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Get Moving With Ella Jenkins

Designed by: Anna Maria Walisser
University of Alberta
Smithsonian Intern

In these two lessons, accompanied by music from Get Moving with Ella Jenkins, young students can develop comfort singing, clapping, and moving along with musical tracks, while also developing an understanding of basic musical concepts (beat, volume, notes, and rests).

Suggested Grade Levels: Pre K – K
Country: USA
Region: Americas
Culture Group: American
Genre: Folk
Instruments: Vocal, Ukulele, Maraca
Language: English
Co-Curricular Areas: Visual Art, Physical Education
National Standards: 1, 2, 6, 8, 9
Prerequisites: None


  • Getting young children to sing and explore their voices
  • Clapping along with the music and understanding the concept of the music “beat” Learning to move in rhythm with the beat of a song
  • Understanding the importance of the relationship between music and dancing
  • Identifying the difference between soft, or piano singing, and loud, or forte singing
  • Understand the difference between sound and silence, or notes and rests


Click to view recording details

from Get Moving with Ella Jenkins (2013) | SFW45073

“Stop and Go”

Lesson Segments:

  1. Hello (National Standards 1, 2, 6)
  2. Stop and Go (National Standards 2, 8, 9)

Lesson Segment 1: Hello

  1. Listen to the first track, “Hello,” on Get Moving with Ella Jenkins.
    • Ask students to listen to the song again, and try and guess what kind of instruments Ella is playing.
    • Explain to the students that Ella is going to sing first, and then the students will join in when the children and teachers on the track join in.
    • Have students clap along with the children on the track.
  2. Explain to students the difference between Piano (singing softly as the children did at the beginning of the song and Forte (singing loudly as the children sang at the end of the song).
    • Helpful Hint: If students are having a difficult time understanding the concept, the teacher may wish to draw three characters on the board – a papa bear, a mama bear, and a baby bear. The papa bear is loud (forte), the mama bear is medium loud (mezzo forte or mezzo piano), and the baby bear is quite (piano). The students can practice talking or singing like papa bear, mama bear, and baby bear. Teachers may wish to create a coloring worksheet of the bears for the students, or incorporate the lesson into craft time by creating hand puppets or popsicle stick figures of the three different bears (or whichever animal the teacher chooses).
  3. Explain to students the concept of beat. All music has a beat, or pulse, much the same way that your heart has a beat, or pulse. When we clap along to the music, we are clapping along to the beat, or the heart of the music.

Extension: Explain to students the three instruments that Ella is using (a ukulele, a maraca, and her voice; be sure to explain to students that the voice is also an instrument).Teachers may wish to show videos or pictures of the instruments. If the teacher has access to the instrument they may wish to show, or play the instruments for the students. If not, the teacher could create a worksheet for the students to color (perhaps with a child, a ukulele, and a maraca).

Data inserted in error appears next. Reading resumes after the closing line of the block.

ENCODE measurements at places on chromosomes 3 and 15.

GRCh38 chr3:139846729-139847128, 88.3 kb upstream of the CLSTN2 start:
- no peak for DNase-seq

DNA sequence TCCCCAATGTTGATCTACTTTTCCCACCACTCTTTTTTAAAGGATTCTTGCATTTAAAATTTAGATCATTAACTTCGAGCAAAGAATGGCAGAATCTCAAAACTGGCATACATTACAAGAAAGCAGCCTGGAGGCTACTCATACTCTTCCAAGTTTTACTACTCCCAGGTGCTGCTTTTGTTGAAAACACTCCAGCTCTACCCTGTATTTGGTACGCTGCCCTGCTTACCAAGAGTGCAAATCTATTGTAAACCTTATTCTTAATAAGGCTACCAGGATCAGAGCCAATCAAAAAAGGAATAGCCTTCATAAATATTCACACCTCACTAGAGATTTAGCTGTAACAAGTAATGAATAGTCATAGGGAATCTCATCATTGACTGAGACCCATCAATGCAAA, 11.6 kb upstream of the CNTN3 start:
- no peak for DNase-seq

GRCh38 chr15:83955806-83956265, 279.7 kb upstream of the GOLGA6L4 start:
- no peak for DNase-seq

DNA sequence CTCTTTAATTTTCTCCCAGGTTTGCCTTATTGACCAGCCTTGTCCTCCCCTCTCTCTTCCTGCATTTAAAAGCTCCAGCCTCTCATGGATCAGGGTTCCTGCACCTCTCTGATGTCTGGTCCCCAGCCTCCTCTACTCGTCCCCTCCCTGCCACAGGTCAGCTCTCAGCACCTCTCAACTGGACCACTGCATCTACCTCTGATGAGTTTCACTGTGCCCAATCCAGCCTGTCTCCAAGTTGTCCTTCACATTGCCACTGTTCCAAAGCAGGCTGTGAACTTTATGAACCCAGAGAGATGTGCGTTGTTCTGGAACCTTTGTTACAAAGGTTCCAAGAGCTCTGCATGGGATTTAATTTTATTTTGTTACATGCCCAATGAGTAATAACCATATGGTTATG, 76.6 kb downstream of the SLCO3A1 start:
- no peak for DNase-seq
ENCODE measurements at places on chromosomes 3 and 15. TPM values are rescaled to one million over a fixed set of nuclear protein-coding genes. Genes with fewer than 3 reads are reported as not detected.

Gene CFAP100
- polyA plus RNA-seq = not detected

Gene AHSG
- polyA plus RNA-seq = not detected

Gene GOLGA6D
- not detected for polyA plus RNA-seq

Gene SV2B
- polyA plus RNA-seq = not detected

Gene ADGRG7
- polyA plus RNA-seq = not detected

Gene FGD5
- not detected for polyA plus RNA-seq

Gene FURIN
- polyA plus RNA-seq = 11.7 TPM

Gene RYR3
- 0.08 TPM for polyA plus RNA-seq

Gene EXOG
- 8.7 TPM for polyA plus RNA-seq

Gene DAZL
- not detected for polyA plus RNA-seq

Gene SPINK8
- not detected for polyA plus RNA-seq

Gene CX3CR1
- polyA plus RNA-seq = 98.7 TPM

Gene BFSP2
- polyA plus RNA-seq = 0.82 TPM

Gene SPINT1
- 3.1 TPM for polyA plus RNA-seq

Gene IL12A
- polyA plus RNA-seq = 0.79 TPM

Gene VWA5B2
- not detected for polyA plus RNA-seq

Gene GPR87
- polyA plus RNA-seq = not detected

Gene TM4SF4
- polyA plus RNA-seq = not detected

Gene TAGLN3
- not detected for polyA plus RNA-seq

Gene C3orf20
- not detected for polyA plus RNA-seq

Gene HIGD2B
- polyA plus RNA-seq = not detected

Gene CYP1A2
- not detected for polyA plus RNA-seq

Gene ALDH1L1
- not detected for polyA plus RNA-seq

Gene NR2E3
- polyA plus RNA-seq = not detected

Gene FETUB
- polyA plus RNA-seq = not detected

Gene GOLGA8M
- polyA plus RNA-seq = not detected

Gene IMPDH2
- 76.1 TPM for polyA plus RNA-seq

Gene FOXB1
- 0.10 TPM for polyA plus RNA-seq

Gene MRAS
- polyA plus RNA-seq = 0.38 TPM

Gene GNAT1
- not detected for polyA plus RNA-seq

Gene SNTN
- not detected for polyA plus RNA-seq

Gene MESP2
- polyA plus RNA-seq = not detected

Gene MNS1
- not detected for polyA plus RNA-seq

evaluation: As a class, students will listen to the song two additional times to apply the skills they have learned. During the first replay of the song, students will identify and clap along with the beat. During the second, students will demonstrate their understanding of piano and forte by either (a) physically moving to stand beneath the teacher’s illustration on the board of the baby bear (piano) or papa bear (forte) at the appropriate points in the song, or (b) by holding up their corresponding drawings.

Lesson Segment 2: Stop and Go

  1. Listen to Track “Stop and Go” in Get Moving with Ella Jenkins.
    • Ask students to listen for the different kind of movements that Ella tells the children to make (walk, skate, tap your knees, beat your chest, shake your head, clapping, hopping, jump, etc.).
  2. After listening to the track, ask students what the kind of movements will look like (walking, skating, tapping knees, beat your chest, shake your head, clapping, hopping, jump).
    • Explain to students that when Ella tells them to stop, they are supposed to stand as still as a statue.
  3. Have students perform the actions along with Ella. Make sure to encourage them to sing along with the children at the end of the track.
  4. Ask students:
    • Do they enjoy dancing to music at home?
    • Have they ever seen their parents dancing?
    • Have they ever watched a movie or television show with dancing on it? (Glee, Dancing With the Stars, etc.)
  5. Explain to students the cultural importance of music and dance. Teachers may wish to show students videos of people from different cultures dancing.
  6. Discuss with students the difference between sound and silence. Explain to the students that silence is just as important to music as sound. Silence in music is called a rest. Rests can be either short (quarter rests) or long (whole rests).
    • Ask the students to listen to the recording again, and try and figure out where there are “rests” in the music (where Ella tells them to “stop”).
  7. After the students have figured out where the rests in the music are, have the students put their finger up to their lips (shhhh gesture). Explain to the students that whenever they are told to “stop” they are to be as still as a statue, as well as being as silent as one.

Evaluation: Students will demonstrate their understanding of (a) sound and silence and (b) the relationship between music and dance through a game: students will dance when they hear sound, and freeze during points of silence in the song, following Ella’s instructions.